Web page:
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Normative brain mapping of interictal intracranial EEG to localize epileptogenic tissue

Lookup NU author(s): Dr Peter TaylorORCiD, Christoforos Papasavvas, Tom Owen, Dr Gabrielle SchroederORCiD, Dr Yujiang WangORCiD



This work is licensed under a Creative Commons Attribution 4.0 International License (CC BY 4.0).


© 2022 The Author(s) (2022). Published by Oxford University Press on behalf of the Guarantors of Brain. The identification of abnormal electrographic activity is important in a wide range of neurological disorders, including epilepsy for localizing epileptogenic tissue. However, this identification may be challenging during non-seizure (interictal) periods, especially if abnormalities are subtle compared to the repertoire of possible healthy brain dynamics. Here, we investigate if such interictal abnormalities become more salient by quantitatively accounting for the range of healthy brain dynamics in a location-specific manner. To this end, we constructed a normative map of brain dynamics, in terms of relative band power, from interictal intracranial recordings from 234 participants (21598 electrode contacts). We then compared interictal recordings from 62 patients with epilepsy to the normative map to identify abnormal regions. We proposed that if the most abnormal regions were spared by surgery, then patients would be more likely to experience continued seizures postoperatively. We first confirmed that the spatial variations of band power in the normative map across brain regions were consistent with healthy variations reported in the literature. Second, when accounting for the normative variations, regions that were spared by surgery were more abnormal than those resected only in patients with persistent postoperative seizures (t = -3.6, P = 0.0003), confirming our hypothesis. Third, we found that this effect discriminated patient outcomes (area under curve 0.75 P = 0.0003). Normative mapping is a well-established practice in neuroscientific research. Our study suggests that this approach is feasible to detect interictal abnormalities in intracranial EEG, and of potential clinical value to identify pathological tissue in epilepsy. Finally, we make our normative intracranial map publicly available to facilitate future investigations in epilepsy and beyond.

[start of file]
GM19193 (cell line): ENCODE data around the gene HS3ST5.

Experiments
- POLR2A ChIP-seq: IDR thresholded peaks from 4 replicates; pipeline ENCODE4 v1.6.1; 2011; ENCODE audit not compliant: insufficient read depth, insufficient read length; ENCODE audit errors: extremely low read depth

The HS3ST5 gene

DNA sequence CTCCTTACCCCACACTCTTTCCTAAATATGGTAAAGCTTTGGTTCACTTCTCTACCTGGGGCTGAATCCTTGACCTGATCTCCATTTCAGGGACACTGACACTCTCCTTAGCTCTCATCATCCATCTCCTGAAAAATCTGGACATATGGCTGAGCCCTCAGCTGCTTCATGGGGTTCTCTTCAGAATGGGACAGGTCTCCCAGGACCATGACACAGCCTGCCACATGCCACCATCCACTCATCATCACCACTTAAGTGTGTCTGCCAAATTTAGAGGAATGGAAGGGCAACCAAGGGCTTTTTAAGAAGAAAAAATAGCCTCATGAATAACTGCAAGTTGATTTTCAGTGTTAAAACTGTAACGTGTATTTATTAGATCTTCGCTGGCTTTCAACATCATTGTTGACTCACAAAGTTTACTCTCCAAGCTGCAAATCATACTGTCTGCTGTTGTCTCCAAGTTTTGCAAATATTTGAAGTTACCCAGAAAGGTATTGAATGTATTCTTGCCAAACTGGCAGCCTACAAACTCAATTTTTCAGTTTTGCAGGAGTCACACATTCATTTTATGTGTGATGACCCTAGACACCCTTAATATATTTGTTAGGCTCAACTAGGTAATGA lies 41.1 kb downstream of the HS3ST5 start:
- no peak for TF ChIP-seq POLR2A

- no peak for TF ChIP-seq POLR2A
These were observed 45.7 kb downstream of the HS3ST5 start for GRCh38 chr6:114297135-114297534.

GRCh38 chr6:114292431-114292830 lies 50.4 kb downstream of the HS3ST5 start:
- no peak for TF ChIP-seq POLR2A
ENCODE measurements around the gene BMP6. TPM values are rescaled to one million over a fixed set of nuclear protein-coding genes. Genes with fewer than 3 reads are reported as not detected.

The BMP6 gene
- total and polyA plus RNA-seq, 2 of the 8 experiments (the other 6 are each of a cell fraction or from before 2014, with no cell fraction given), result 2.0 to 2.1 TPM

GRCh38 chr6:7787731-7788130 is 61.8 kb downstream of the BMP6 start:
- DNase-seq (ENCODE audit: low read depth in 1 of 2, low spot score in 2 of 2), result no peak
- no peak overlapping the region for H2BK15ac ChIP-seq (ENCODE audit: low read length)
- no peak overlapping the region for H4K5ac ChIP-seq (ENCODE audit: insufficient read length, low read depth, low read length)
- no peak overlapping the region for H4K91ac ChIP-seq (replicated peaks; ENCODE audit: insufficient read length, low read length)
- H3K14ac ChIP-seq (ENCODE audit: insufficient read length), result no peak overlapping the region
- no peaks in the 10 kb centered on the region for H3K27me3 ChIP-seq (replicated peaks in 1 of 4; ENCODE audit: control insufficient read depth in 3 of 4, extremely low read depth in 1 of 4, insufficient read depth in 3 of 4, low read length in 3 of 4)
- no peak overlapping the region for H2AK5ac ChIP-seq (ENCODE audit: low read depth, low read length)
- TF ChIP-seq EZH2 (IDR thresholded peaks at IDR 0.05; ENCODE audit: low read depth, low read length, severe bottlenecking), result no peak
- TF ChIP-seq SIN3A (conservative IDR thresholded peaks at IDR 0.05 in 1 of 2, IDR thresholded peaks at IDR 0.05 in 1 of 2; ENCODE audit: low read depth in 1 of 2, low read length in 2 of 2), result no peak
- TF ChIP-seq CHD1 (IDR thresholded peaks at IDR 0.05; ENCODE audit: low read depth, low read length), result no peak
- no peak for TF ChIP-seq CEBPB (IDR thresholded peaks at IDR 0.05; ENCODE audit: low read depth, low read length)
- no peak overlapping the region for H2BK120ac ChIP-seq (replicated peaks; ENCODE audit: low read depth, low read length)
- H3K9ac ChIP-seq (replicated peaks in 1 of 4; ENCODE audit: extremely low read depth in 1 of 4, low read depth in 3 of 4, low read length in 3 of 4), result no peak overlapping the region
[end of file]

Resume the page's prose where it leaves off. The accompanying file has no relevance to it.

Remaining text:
Publication metadata

Author(s): Taylor PN, Papasavvas CA, Owen TW, Schroeder GM, Hutchings FE, Chowdhury FA, Diehl B, Duncan JS, McEvoy AW, Miserocchi A, De Tisi J, Vos SB, Walker MC, Wang Y

Publication type: Article

Publication status: Published

Journal: Brain

Year: 2022

Volume: 145

Issue: 3

Pages: 939-949

Print publication date: 10/03/2022

Online publication date: 24/01/2022

Acceptance date: 02/09/2021

Date deposited: 25/05/2022

ISSN (print): 0006-8950

ISSN (electronic): 1460-2156

Publisher: Oxford University Press


DOI: 10.1093/brain/awab380

PubMed id: 35075485


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Funder referenceFunder name
208940/Z/17/ZWellcome Trust
NIH National Institute of Neurological Disorders and Stroke U01-NS090407 (Center for SUDEP Research)